A core element of the underground of racist secret societies that laid the foundations for the Nazi party, the Germanenorden (“Order of Germans”) was founded in 1912 by Hermann Pohl, a German antisemite and right-wing political activist who belonged to the Reichshammerbund (“Reich Hammer Society”), the most influential antisemitic organization in Germany. Like most reactionaries of his time, Pohl believed devoutly in the existence of a vast Jewish conspiracy. He believed, though, that the only way to successfully counter this alleged conspiracy was to turn its own methods against it, and organize a secret society to oppose it. See Antisemitism.
By 1910 Pohl drafted an initiation ritual for a German antisemitic secret society. His sources include the rituals of the United Ancient Order of Druids (UAOD), a fraternal secret society that had a large presence in Germany at that time; the Ariosophical teachings of Guido von List (1848–1919), an Austrian racial mystic whose writings were a major influence all through the German far right of the time; and the musical and philosophical works of composer Richard Wagner. In 1911 Pohl and a group of fellow antisemites organized the Wotan Lodge around the new rituals. In the following year the Germanenorden drew up its bylaws and began recruiting members through the Reichshammerbund, and by the end of the year it had six lodges and over 300 members. See United Ancient Order of Druids (UAOD).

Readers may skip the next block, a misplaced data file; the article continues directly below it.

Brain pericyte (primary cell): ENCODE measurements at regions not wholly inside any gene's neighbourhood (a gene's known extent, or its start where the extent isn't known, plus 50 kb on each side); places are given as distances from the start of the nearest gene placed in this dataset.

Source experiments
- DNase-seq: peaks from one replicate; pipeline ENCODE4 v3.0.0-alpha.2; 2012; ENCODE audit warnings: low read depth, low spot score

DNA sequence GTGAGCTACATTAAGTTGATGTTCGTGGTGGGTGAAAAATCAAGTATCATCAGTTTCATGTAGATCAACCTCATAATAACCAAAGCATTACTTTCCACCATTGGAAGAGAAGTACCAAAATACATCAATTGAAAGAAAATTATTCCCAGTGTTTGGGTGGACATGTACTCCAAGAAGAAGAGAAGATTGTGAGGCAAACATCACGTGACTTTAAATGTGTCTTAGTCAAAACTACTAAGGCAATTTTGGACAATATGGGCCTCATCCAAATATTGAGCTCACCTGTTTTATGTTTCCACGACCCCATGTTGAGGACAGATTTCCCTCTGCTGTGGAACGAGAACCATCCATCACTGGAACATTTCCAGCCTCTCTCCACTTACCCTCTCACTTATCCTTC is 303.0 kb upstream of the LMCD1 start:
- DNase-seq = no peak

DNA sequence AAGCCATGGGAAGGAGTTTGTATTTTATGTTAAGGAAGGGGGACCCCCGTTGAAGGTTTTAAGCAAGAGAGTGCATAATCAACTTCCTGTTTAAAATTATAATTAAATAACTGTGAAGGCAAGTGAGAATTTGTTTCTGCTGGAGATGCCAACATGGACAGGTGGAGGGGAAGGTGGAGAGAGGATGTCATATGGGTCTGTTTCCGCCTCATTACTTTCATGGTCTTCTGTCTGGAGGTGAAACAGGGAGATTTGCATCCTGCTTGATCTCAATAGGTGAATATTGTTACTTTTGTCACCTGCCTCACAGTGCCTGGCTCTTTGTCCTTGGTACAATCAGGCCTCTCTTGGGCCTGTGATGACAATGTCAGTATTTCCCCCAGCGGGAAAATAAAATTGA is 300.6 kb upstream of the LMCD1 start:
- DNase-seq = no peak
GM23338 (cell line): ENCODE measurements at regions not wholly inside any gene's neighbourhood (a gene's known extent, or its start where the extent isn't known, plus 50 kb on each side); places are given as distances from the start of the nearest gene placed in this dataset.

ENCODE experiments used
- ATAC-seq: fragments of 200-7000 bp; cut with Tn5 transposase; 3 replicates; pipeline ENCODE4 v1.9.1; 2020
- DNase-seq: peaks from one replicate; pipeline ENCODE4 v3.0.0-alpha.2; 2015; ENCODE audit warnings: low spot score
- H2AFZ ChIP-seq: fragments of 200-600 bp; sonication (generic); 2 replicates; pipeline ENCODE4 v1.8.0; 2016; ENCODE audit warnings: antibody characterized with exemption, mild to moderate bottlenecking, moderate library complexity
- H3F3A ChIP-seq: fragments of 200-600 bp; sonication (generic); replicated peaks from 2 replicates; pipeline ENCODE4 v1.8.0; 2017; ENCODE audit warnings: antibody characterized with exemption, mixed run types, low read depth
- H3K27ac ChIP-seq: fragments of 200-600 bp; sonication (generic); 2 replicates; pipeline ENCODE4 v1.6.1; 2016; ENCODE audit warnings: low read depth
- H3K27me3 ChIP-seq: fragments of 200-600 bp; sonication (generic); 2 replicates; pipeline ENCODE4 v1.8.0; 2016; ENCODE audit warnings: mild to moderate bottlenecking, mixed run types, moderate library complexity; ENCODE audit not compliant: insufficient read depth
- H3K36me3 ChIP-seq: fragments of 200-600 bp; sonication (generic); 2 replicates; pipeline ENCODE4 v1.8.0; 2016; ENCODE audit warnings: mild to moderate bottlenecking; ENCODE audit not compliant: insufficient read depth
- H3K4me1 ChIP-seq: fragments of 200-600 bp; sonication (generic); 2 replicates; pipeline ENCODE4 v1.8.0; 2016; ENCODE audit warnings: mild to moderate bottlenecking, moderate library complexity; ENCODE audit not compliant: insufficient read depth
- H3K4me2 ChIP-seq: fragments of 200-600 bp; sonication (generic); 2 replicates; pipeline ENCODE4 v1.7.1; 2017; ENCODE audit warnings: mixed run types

The Germanenorden quickly became a significant force on the German far right. From the beginning, though, its members disagreed on the approach the order should take. Pohl himself argued that the Germanenorden should concentrate on fostering an “Aryan-Germanic religious revival” through its ritual and occult work, but a majority of the membership wanted to concentrate on secret political action instead. These differences finally came to a head in 1916, splitting the Germanenorden in two. The more occult half, under Pohl’s leadership, took the new name Germanenorden Walvater of the Holy Grail and began a systematic campaign of expansion using cover names to camouflage its existence. Walvater member Rudolf von Sebottendorf founded what would become the order’s most successful local lodge in Munich, under the cover name Thule-Gesellschaft (Thule Society), which played a crucial role in bringing the Nazi party into being. See Thule Society.
As the Nazi party grew into the dominant party on Germany’s far right, members of both branches of the Germanenorden joined it, while others helped it directly or indirectly. Adolf Hitler’s inauguration as Chancellor of Germany in 1933 was thus the fulfillment of the Germanenorden’s ambitions, but it also proved to be the end of the road for the order. Along with all other secret societies outside the Nazi party the Germanenorden was ordered to dissolve shortly after the Nazi takeover.
The Element Encyclopedia of Secret Societies : the ultimate a-z of ancient mysteries, lost civilizations and forgotten wisdom written by John Michael Greer – © John Michael Greer 2006